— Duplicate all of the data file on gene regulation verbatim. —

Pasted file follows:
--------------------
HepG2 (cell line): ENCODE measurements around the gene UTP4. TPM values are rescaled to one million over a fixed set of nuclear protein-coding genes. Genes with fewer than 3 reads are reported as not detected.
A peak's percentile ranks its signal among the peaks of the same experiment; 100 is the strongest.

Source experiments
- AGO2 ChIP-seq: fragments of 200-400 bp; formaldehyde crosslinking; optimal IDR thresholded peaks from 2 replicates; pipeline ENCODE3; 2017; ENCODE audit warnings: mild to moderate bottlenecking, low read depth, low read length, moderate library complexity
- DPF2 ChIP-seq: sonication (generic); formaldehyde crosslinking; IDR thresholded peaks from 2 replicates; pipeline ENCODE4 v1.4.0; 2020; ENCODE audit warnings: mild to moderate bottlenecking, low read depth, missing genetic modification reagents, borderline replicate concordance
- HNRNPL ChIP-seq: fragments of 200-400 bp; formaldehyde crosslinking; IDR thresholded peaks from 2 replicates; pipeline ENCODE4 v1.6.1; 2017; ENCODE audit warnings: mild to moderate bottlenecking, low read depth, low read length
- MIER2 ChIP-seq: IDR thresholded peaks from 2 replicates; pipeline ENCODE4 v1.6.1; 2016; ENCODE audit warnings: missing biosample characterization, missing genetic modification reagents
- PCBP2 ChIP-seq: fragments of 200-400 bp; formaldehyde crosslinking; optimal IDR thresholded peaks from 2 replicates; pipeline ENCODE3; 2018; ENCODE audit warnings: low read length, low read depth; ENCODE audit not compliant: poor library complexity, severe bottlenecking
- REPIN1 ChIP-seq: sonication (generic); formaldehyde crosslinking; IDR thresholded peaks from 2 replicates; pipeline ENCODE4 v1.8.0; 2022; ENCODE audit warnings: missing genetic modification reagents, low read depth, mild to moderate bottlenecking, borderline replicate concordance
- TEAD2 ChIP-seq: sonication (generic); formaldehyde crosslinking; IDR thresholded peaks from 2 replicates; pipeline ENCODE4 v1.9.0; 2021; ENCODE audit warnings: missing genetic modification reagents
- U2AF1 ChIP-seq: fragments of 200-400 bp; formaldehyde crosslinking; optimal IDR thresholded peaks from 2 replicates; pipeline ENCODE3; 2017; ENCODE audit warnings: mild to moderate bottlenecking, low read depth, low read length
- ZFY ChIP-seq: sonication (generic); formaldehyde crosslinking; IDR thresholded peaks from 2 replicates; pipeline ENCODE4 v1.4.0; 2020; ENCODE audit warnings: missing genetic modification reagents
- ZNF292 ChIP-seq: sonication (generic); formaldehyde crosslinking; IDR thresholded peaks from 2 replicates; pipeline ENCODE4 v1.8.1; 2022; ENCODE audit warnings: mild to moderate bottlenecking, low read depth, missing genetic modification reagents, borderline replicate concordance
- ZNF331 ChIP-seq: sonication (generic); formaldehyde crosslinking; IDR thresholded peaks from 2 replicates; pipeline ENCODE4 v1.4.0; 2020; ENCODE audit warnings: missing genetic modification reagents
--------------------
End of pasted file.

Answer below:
HepG2 (cell line): ENCODE measurements around the gene UTP4. TPM values are rescaled to one million over a fixed set of nuclear protein-coding genes. Genes with fewer than 3 reads are reported as not detected.
A peak's percentile ranks its signal among the peaks of the same experiment; 100 is the strongest.

Source experiments
- AGO2 ChIP-seq: fragments of 200-400 bp; formaldehyde crosslinking; optimal IDR thresholded peaks from 2 replicates; pipeline ENCODE3; 2017; ENCODE audit warnings: mild to moderate bottlenecking, low read depth, low read length, moderate library complexity
- DPF2 ChIP-seq: sonication (generic); formaldehyde crosslinking; IDR thresholded peaks from 2 replicates; pipeline ENCODE4 v1.4.0; 2020; ENCODE audit warnings: mild to moderate bottlenecking, low read depth, missing genetic modification reagents, borderline replicate concordance
- HNRNPL ChIP-seq: fragments of 200-400 bp; formaldehyde crosslinking; IDR thresholded peaks from 2 replicates; pipeline ENCODE4 v1.6.1; 2017; ENCODE audit warnings: mild to moderate bottlenecking, low read depth, low read length
- MIER2 ChIP-seq: IDR thresholded peaks from 2 replicates; pipeline ENCODE4 v1.6.1; 2016; ENCODE audit warnings: missing biosample characterization, missing genetic modification reagents
- PCBP2 ChIP-seq: fragments of 200-400 bp; formaldehyde crosslinking; optimal IDR thresholded peaks from 2 replicates; pipeline ENCODE3; 2018; ENCODE audit warnings: low read length, low read depth; ENCODE audit not compliant: poor library complexity, severe bottlenecking
- REPIN1 ChIP-seq: sonication (generic); formaldehyde crosslinking; IDR thresholded peaks from 2 replicates; pipeline ENCODE4 v1.8.0; 2022; ENCODE audit warnings: missing genetic modification reagents, low read depth, mild to moderate bottlenecking, borderline replicate concordance
- TEAD2 ChIP-seq: sonication (generic); formaldehyde crosslinking; IDR thresholded peaks from 2 replicates; pipeline ENCODE4 v1.9.0; 2021; ENCODE audit warnings: missing genetic modification reagents
- U2AF1 ChIP-seq: fragments of 200-400 bp; formaldehyde crosslinking; optimal IDR thresholded peaks from 2 replicates; pipeline ENCODE3; 2017; ENCODE audit warnings: mild to moderate bottlenecking, low read depth, low read length
- ZFY ChIP-seq: sonication (generic); formaldehyde crosslinking; IDR thresholded peaks from 2 replicates; pipeline ENCODE4 v1.4.0; 2020; ENCODE audit warnings: missing genetic modification reagents
- ZNF292 ChIP-seq: sonication (generic); formaldehyde crosslinking; IDR thresholded peaks from 2 replicates; pipeline ENCODE4 v1.8.1; 2022; ENCODE audit warnings: mild to moderate bottlenecking, low read depth, missing genetic modification reagents, borderline replicate concordance
- ZNF331 ChIP-seq: sonication (generic); formaldehyde crosslinking; IDR thresholded peaks from 2 replicates; pipeline ENCODE4 v1.4.0; 2020; ENCODE audit warnings: missing genetic modification reagents